Article Title:Our mates, and our lovers
Author or Credit:Jacqui Stanford
Published on:6th November 2010 - 10:17 pm
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Story ID:9553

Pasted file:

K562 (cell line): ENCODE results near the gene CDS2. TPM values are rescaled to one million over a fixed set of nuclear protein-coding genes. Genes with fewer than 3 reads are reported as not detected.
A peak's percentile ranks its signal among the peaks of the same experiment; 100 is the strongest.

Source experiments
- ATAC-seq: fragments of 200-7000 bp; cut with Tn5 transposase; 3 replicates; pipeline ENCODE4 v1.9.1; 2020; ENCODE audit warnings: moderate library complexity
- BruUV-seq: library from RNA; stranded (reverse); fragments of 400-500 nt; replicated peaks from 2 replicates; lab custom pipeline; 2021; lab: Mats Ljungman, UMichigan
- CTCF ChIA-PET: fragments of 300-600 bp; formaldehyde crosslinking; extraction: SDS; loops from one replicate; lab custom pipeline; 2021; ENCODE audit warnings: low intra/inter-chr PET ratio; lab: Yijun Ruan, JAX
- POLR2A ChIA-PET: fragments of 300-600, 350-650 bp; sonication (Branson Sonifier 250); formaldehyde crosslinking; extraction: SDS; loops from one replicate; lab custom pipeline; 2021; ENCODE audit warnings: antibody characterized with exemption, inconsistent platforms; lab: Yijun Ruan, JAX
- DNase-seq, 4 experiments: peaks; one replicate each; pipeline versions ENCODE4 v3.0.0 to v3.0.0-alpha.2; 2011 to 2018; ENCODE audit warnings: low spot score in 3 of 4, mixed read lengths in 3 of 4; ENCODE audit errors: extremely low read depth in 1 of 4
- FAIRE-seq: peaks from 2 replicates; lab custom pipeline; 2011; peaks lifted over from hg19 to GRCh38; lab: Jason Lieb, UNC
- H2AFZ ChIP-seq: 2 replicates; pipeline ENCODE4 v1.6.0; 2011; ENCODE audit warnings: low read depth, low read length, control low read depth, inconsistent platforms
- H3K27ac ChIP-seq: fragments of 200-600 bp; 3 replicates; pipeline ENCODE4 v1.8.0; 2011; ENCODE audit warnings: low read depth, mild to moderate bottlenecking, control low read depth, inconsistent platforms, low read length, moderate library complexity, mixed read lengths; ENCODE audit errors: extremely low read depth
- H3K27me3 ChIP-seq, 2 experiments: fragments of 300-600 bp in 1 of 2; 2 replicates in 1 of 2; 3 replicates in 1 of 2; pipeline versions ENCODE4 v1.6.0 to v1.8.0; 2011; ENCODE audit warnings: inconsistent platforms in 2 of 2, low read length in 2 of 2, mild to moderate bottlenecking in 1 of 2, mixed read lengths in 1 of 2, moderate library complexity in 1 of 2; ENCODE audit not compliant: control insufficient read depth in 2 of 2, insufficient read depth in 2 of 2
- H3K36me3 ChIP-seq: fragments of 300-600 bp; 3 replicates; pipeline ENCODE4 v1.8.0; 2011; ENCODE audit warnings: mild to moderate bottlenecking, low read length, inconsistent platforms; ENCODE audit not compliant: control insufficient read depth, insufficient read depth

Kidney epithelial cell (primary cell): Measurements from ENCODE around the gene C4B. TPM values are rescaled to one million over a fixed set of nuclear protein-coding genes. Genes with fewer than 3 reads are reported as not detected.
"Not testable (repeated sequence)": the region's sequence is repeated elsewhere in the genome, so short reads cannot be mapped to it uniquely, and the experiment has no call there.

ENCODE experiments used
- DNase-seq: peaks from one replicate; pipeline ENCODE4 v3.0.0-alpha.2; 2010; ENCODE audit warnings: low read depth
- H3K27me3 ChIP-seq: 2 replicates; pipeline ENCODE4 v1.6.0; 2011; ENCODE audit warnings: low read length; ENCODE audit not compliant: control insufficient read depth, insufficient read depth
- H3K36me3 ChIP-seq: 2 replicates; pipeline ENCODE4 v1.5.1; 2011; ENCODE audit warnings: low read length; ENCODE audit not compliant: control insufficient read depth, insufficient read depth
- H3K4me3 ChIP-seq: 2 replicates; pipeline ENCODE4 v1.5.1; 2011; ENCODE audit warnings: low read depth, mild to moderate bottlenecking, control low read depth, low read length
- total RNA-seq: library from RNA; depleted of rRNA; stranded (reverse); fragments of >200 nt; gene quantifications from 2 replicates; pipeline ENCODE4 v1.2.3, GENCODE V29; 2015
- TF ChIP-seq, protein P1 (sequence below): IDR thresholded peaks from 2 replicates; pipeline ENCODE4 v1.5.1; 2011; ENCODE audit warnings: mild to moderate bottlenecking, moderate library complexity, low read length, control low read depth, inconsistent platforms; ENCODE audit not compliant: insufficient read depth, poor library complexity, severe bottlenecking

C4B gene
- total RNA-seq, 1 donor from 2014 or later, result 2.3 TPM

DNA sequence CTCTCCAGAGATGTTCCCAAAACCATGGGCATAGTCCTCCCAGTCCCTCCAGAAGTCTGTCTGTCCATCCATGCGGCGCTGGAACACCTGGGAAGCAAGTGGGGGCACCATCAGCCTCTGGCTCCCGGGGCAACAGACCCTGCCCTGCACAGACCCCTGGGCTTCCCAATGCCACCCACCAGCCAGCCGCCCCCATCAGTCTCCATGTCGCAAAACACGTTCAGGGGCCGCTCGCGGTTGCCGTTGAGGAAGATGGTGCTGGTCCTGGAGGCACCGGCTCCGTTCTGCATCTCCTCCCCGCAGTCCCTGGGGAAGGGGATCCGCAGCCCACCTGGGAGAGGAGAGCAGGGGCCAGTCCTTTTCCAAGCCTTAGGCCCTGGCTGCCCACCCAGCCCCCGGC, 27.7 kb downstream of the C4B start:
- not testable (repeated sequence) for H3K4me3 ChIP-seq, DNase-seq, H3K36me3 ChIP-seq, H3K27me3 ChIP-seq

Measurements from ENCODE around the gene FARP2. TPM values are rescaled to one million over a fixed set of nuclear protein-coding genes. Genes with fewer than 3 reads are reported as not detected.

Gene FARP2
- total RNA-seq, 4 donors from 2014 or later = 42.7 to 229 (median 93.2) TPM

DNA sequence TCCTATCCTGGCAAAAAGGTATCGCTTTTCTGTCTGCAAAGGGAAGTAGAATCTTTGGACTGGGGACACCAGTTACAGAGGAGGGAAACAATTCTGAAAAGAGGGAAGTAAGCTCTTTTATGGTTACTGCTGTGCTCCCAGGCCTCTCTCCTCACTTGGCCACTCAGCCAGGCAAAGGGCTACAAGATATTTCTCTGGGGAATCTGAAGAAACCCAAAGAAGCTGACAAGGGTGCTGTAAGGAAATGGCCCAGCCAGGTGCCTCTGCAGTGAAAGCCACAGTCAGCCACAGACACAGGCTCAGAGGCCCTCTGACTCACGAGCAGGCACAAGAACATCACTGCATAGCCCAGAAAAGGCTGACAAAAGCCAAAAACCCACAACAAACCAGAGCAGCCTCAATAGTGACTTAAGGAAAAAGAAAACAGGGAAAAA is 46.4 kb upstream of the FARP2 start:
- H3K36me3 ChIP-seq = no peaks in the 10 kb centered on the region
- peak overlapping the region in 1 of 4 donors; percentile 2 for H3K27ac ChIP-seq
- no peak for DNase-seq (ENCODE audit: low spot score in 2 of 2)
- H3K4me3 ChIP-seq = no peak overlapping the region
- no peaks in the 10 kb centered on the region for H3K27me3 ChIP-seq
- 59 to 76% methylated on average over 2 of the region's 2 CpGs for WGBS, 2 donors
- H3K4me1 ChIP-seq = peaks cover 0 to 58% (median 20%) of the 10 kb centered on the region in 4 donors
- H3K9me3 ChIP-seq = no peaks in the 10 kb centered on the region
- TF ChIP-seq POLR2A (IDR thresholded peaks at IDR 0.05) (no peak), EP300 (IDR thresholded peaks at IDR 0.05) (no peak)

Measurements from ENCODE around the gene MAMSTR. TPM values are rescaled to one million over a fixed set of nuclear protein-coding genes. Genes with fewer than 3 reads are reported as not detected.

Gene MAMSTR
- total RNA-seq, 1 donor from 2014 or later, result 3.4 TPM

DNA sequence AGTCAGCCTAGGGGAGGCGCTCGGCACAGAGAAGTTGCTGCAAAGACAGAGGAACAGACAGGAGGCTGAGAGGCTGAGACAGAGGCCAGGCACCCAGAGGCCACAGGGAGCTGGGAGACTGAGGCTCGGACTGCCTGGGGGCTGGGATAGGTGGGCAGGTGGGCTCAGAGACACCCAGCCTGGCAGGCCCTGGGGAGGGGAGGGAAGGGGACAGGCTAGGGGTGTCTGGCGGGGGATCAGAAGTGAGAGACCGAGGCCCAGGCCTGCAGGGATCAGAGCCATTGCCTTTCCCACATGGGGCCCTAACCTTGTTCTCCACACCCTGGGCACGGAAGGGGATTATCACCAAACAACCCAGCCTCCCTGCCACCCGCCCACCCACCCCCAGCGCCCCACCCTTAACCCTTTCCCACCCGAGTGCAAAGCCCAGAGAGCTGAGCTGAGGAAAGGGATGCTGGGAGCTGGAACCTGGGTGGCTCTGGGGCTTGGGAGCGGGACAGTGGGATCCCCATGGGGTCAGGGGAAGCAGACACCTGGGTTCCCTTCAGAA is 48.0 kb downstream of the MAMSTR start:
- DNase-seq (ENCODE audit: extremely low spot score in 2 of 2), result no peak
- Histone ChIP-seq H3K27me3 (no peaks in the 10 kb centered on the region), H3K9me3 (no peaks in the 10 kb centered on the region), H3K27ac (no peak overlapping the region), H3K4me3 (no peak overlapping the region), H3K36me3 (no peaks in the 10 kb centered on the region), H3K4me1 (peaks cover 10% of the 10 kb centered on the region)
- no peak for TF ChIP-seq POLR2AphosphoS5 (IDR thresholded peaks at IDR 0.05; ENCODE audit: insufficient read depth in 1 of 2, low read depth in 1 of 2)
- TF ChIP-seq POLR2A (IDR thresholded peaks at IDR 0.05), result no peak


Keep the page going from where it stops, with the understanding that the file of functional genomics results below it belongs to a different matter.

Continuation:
Text:Actors Paora Taurima and Simon K. Leary They may be taking on a multitude of roles, but there's something very personal about the stories actors Paora Taurima and Simon K. Leary are bringing to the stage this month. The twosome are the entire cast for the Auckland season of Mates and Lovers, a play developed from the award-winning gay history book of Chris Brickell, by director Ronald Trifero Nelson. The play, which has been redeveloped and re-cast since its sell-out Wellington debut season, will be on stage for ten nights at Auckland's Basement Theatre from 17 November. It features the many stories in Brickell's book, giving a series of snapshots of New Zealand's gay history with the two actors portraying many men who lived it. It will be hilarious, personal, heartbreaking and in some parts, well pretty explicit. Leary has been rehearsing with Taurima for more than a month now, after jumping at the chance to be involved when he read about the search for a second actor through He is in his final year of study at Toi Whakaari and has also been rehearsing for his final production, but the drama school has been supportive by arranging his schedule around Mates and Lovers. "I've had a bit of a gay year," he laughs. "I've been quite interested in exploring that side of myself. I've played mostly straight roles until now but I am a young gay man, so I think there's potential for me to get into that market a bit more." When I jokingly ask how the chemistry between the two actors is coming along, considering how intimate they must be on stage, he jokes that "the sexual chemistry is fantastic". Both have boyfriends, however, who I guess are used to being with the demands of performance life and putting up with the fact that the two-man cast has mandatory things like "naked day". Nelson promises the nudity in the show is 'powerful stuff' and needs rehearsing. "We do it in a way that will have an effect on the audience. And in the same way we need to prepare for that as well." The esteemed Tai Royal has put together an entire new choreography for the show. Nelson approached him and asked him to get involved for his first season of Mates and Lovers in Wellington, but Royal was unavailable - so he jumped at the chance to contribute for the re-worked Auckland season. He says the movement for a dance between two of the many characters, Ben and Toby, is quite minimal. Ben and Toby are the names Nelson has given the two mysterious men who grace the cover of the Brickell's book. "It's a very loving sort of choreography," Royal says. "The relationship between the two characters, between Ben and Toby, it's just showing their relationship and how that develops. The choreography is pretty simple. And there is a little dance scene in the middle where they characters do a bit of Chattanooga Choo Choo, a bit of period dancing." Royal recalls flipping through the pages of Brickell's book and recognising people in the photographs. "It's part of my history," he says. Leary agrees with the statement, saying since he came out he's been taking quite an interest in current gay events so he has enjoyed the experience of looking back on where he has come from. "And really trying to embody the people that have existed and to have these stories, these wonderful stories, that I think do need to be told." Taurima says as he read the book he became fascinated with an uncle he never knew, who he has since come to believe was gay. "I feel like I'm telling his side of the story because he would have lived through a lot of the stuff that we are doing now. So things like that make it personal to me." It's a show which is bound to be personal to many. Mates   
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